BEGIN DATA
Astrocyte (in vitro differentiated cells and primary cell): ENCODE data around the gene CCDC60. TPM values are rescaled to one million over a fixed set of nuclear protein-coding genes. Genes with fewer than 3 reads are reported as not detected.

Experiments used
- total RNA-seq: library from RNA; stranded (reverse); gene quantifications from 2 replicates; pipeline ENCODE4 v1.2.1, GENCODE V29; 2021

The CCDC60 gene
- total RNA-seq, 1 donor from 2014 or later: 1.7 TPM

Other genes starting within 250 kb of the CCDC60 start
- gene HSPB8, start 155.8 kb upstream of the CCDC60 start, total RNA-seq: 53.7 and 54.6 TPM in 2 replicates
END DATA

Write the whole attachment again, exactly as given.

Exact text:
Astrocyte (in vitro differentiated cells and primary cell): ENCODE data around the gene CCDC60. TPM values are rescaled to one million over a fixed set of nuclear protein-coding genes. Genes with fewer than 3 reads are reported as not detected.

Experiments used
- total RNA-seq: library from RNA; stranded (reverse); gene quantifications from 2 replicates; pipeline ENCODE4 v1.2.1, GENCODE V29; 2021

The CCDC60 gene
- total RNA-seq, 1 donor from 2014 or later: 1.7 TPM

Other genes starting within 250 kb of the CCDC60 start
- gene HSPB8, start 155.8 kb upstream of the CCDC60 start, total RNA-seq: 53.7 and 54.6 TPM in 2 replicates